the sands of time: running faster and faster until…IT ENDS
— all of it.
hardly the most uplifting message to start your day.
but some things are too late:
saving our jobs
saving the planet
saving the animals,
insects and species that we haven’t yet discovered
(i’d wager some get wiped out before we even come upon them).
wait a minute!
there’s always hope. what, like a mortgage? saving for tomorrow.
what about NOW.
it’s all we’ve got.
but, arguably, not to be too misanthropic, we might have ruined that too.
if ‘I’ had to live my life like that…
i know; it’s all so depressing, bleak, life-negating.
come on. look what we’ve achieved so far.
a better quality of life;
a long life;
and more to be grateful for than hopeless
— which is what your message connotes.
sure. there’s not much i’d disagree with but where’s it all headed?
i jest of course, but does anyone seriously think, even with all the hyperbolic statements about net-zero targets (what about what’s here, now?) that we’re going to mend ourselves and this world?
yes, it always starts with us — me included. especially me.
if we don’t change the way we see the world, namely, as something we own and to be used for our benefit and not something to be loved, cherished and cared for, for all generations to come then, frankly, you don’t need me to tell you that the future will look very different to now.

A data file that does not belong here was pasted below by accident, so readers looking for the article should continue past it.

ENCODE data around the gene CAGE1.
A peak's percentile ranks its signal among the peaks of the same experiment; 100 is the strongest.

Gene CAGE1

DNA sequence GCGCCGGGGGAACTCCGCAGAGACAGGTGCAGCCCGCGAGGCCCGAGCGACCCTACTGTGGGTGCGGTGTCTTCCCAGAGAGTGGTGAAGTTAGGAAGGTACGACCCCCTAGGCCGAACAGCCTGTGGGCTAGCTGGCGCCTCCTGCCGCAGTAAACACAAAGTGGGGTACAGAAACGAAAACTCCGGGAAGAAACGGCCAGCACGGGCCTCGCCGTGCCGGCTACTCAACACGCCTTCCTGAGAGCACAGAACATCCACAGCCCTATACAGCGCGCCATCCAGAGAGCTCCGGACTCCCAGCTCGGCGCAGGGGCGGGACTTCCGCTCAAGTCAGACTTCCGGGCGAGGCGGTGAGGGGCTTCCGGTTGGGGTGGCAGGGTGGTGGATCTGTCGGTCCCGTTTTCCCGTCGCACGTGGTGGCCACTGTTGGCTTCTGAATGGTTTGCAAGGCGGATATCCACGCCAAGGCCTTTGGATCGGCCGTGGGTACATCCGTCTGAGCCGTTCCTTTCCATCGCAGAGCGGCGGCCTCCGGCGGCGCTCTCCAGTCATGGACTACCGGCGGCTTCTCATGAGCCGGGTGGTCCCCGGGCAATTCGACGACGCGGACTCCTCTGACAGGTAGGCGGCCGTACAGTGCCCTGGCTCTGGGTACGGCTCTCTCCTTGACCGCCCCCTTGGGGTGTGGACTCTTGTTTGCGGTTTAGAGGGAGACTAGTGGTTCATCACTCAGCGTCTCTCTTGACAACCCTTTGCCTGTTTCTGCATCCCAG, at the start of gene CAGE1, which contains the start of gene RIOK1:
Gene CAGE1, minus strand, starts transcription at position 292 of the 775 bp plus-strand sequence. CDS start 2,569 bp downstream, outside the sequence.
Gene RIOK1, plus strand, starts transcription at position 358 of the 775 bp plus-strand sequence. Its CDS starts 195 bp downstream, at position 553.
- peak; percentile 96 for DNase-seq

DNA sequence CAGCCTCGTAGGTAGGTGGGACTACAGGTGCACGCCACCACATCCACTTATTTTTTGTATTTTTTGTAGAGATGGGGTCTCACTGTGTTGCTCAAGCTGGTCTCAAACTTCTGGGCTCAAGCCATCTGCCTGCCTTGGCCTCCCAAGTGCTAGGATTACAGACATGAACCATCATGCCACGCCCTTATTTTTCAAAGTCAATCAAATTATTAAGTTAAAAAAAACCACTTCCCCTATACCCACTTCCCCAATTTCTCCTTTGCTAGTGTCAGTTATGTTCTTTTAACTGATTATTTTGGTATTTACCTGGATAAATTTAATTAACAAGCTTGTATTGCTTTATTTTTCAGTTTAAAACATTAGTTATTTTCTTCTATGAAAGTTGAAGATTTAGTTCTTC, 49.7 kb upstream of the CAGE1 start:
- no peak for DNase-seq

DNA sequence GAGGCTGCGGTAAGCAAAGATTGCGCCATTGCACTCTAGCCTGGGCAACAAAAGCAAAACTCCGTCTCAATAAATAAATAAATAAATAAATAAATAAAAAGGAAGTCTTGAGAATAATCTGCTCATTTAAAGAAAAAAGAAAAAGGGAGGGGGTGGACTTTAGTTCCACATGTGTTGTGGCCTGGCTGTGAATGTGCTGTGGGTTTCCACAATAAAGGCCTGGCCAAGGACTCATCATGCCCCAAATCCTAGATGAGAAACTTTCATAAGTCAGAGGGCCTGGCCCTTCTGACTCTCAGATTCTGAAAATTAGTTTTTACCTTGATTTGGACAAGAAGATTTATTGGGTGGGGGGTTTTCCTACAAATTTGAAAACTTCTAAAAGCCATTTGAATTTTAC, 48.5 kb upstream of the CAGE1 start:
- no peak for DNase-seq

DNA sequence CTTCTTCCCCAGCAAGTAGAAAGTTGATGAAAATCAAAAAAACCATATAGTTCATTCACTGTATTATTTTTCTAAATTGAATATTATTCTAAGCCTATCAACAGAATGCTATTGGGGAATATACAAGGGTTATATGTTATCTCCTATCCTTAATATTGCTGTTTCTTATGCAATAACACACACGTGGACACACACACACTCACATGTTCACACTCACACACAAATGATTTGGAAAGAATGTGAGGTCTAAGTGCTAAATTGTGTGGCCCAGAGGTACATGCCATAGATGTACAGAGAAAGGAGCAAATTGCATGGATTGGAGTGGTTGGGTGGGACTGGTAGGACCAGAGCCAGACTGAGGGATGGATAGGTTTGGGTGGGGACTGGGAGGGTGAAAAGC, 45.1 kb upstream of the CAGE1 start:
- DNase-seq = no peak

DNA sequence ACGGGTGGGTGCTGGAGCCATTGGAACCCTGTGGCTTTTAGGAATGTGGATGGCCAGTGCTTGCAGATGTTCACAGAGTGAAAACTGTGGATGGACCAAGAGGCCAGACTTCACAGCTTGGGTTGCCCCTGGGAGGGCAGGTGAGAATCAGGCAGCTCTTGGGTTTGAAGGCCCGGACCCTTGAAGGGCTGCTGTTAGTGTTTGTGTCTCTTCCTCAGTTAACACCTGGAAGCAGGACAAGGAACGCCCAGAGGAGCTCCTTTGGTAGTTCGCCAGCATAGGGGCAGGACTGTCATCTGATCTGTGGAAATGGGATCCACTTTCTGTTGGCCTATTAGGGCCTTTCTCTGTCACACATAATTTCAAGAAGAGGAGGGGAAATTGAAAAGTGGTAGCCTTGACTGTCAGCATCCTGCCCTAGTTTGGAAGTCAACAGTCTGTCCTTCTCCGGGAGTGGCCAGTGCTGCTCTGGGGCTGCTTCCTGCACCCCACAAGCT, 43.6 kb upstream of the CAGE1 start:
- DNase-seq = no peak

i know some of the psychology of catastrophe speak. too much doom, gloom and misanthropy is more apt to turn us off paradigmatic change than it is to inspire our change of heart.
i’m not forgetting (in case you were thinking i’m completely heartless) this egregious and drawn out pandemic but to my mind that only serves to remind us — jolt us more like — how fragile we really are. we’re not much of a match for a little virus. it must have thought all its Christmases had come at once.
you wait until we’re hit by another catastrophic storm, there are water and food shortages and another zoonotic disease gets among us. the gods — if you believe in those things — will be looking on with (and of course i don’t know) with a wry smile that or a quiet sense of desperation that we haven’t felt the changes in the air.
anyone who thinks that climate change isn’t really a thing or the jury is still out (a Supreme Court justice of all people!) needs more than their head examining. no ifs, buts or maybes.
one last thing.
capital and it’s unholy alliance with the corporate vehicle which has done it’s best to produce shareholder value needs a serious shake up.
no, i don’t mean a little massage here and there. i mean how we engineer a new world through the lens of corporate machinery that isn’t as rapacious as this little gaggle of misfits. you only have to start a wee investigation of the numbers to discover that absent a few behemoth companies and funders the world would (and i grossly simplify for effect) be a much better place. of course, there would be a massive displacement of labour and a plethora of unknown or unforeseen consequences but the conversation needs to start sooner rather than later.
in the end, though, it’s all a choice. and we can only act one day at a time. but from my not-so-lofty perch, now more than ever we need a sensible, long-overdue conversation about the more beautiful world our hearts know is possible (i’ve borrowed those last few words from the book by Charles Eisenstein — check it out. it’s worth reading) and to dial down the business as usual or even a slightly better version of the same.
it will, I’m afraid to say be: TOO LATE.
take care dear Friends.
blessings and love
PS. the lack of capitals and the wonky text is deliberate.